Summary: Lisa Hirsch offers a heartfelt and candid look at her relationship with her Mother, who is suffering from advanced Alzheimer’s. Lisa’s world with her mother is a mix of good days, and bad days (all relative, of course). However, Alzheimer’s has offered a 2nd chance to develop a relationship with her mother – one in which she has fallen ‘madly in love with her.’
Over 5 million people in the United States have this disease and it is the 6th leading cause of death in the United States
Author: Lisa Hirsch exclusively for Assisted Living Directory
Lisa is a contributor for Assisted Living Directory
As my summer vacation began, the same week as my birthday, I reflected on some conversations that I have recently shared with my mother.
The one thing for sure, since she now has Alzheimer’s, is that she has no idea of when my birthday is, Alzheimer’s in the United Statesor how old I now am. Honestly speaking, her not being able to remember my age is not such a bad thing. She has no memory of the day that she gave birth to me, nor when she held me in her arms for the very first time. On a good day when I tell her how old I am, she is able to joke around with me and tell me that I am catching up to her.
My father is no longer alive and so for me, I do not have a parent that can celebrate the day that they welcomed me into the world. I just thanked my mom on my birthday for bringing me into the world and she answered with how did I bring you into the world? Mom, you gave birth to me. She seemed surprised and confused about what I had just said. I knew from the moment I called her that this was not a great day for her. Fortunately, on many days she can still be quick witted and sharp. This was not one of those days.
I am not saddened from this, although it can cause a pang in my heart. For me it is an observation of what is. When earlier in the week I had mentioned to my mom that it will be my birthday in several days she then said, oh I hope I will remember. I quickly reassured her not to worry for I would certainly remind her. When my mom says things like this, I smile to myself sensing innocence in her as if she were a young child.
These childlike ways seem to go hand and hand with having Alzheimer’s, and at these moments we seem to reverse our roles of mother and daughter. I am able to accept all of this, and as life goes on, I can hold on to how lucky I am that my mom still remembers who I am. I still get to hear her sweet voice say my name.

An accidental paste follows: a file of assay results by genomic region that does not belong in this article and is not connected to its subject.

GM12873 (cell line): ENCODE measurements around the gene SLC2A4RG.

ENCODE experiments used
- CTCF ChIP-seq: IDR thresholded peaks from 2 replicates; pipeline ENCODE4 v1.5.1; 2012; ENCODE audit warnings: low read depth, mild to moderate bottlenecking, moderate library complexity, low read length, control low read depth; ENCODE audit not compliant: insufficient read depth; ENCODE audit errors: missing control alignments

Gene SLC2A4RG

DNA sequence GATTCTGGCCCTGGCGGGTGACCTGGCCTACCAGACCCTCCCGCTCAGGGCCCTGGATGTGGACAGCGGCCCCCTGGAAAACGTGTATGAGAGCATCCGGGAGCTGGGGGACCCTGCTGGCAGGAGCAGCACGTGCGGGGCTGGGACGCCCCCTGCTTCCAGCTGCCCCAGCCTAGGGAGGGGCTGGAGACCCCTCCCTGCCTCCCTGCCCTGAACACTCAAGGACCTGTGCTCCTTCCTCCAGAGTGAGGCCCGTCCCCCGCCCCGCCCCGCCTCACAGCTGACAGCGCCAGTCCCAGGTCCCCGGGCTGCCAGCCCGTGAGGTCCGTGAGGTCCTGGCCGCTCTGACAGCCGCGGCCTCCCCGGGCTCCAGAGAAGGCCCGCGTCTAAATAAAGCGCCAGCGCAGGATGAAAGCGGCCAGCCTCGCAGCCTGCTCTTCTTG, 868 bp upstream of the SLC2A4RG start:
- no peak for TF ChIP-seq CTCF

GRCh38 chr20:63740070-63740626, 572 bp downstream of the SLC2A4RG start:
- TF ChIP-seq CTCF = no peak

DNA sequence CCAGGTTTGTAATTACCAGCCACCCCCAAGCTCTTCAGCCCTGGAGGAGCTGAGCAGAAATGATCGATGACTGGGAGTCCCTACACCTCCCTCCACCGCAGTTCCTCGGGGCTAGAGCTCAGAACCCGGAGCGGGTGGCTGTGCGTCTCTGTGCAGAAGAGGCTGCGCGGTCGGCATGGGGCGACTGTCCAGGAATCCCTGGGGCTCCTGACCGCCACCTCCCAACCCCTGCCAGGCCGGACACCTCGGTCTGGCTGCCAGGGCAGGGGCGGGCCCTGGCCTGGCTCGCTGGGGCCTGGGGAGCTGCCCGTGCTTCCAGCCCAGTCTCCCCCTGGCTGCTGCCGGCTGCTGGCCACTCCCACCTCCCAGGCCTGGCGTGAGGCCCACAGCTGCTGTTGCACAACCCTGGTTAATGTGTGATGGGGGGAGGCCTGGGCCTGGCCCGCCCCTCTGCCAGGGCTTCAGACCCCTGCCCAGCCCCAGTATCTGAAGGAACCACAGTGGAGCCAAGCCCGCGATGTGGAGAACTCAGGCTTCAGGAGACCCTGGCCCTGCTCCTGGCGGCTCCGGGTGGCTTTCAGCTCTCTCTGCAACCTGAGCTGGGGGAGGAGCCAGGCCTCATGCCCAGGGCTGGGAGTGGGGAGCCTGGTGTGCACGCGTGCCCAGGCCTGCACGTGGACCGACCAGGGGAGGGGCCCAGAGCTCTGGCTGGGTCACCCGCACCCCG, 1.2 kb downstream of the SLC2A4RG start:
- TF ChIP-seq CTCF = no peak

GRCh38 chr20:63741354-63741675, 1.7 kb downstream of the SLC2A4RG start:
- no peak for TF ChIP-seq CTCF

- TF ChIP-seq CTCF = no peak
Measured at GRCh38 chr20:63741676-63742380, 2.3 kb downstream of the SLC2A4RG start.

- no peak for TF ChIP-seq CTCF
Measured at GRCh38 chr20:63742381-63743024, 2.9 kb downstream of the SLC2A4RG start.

My mom and I did not always have a close relationship, although I loved her for being my mother. Yet somewhere in my teens and later on when I was already married with a child of my own, we often had these fighting matches. Mom always thought that I started them, and I always thought that it was she who started them.
None of this matters anymore, for I was given a second chance after my mom became ill, to fall madly in love with her. This statement is not an exaggeration but only the truth. My mom has become my hero and each day I am able to love and cherish all that we still can share.
As I awake each day, in the morning I phone her, and within the first few seconds of our conversation, I immediately know what kind of day she is having. I can hear it in her voice and how she responds to whatever I say. I am a long distance caregiver, which saddens me that we do not live close to one another.
Although I believe she is now in stage 5-6, she has been doing relatively wonderful. Wonderful meaning that she is still able to spell and enjoys singing along with me. She can remember the lyrics to some songs, although she has no memory of most other things. Her answers are many times humorous and her quick sharp responses always seem to amaze me.
For here is a women that cannot remember the day her own daughter was born, or my husband of thirty years, yet somehow she lights up my life. My mom continues to inspire me each and every day.
I try to imagine a world one day without Alzheimer’s. Over 5 million people in the United States have this disease and it is the 6th leading cause of death in the United States. As of now it cannot be prevented, slowed or cured. Alzheimer’s costs the nation over $200 billion dollars a year. There are over 15,000,000 caregivers many who are family members caring for the person with Alzheimer’s. Every 68 seconds in the United States, someone new is diagnosed with this disease.
I am completely committed to spreading awareness about Alzheimer’s throughout the world. It is a horrific disease that has no boundaries. It is truly a worldwide epidemic that has no nationality and no country that it would not attack. I hope that you might like to join me in the fight to end Alzheimer’s.
Copyright © 2012 by Lisa Hirsch
– Article by Lisa Hirsch exclusively for Assisted Living Directory
Such an insidious condition, and such an ‘insulting’ way to spend out one’s golden years. Thanks for the insightful article Lisa.
3 July 2015 at 1:24 pm
Lisa – thank you for sharing. I am sure that your experiences will spread awareness about this horrible disease.
23 July 2012 at 10:24 am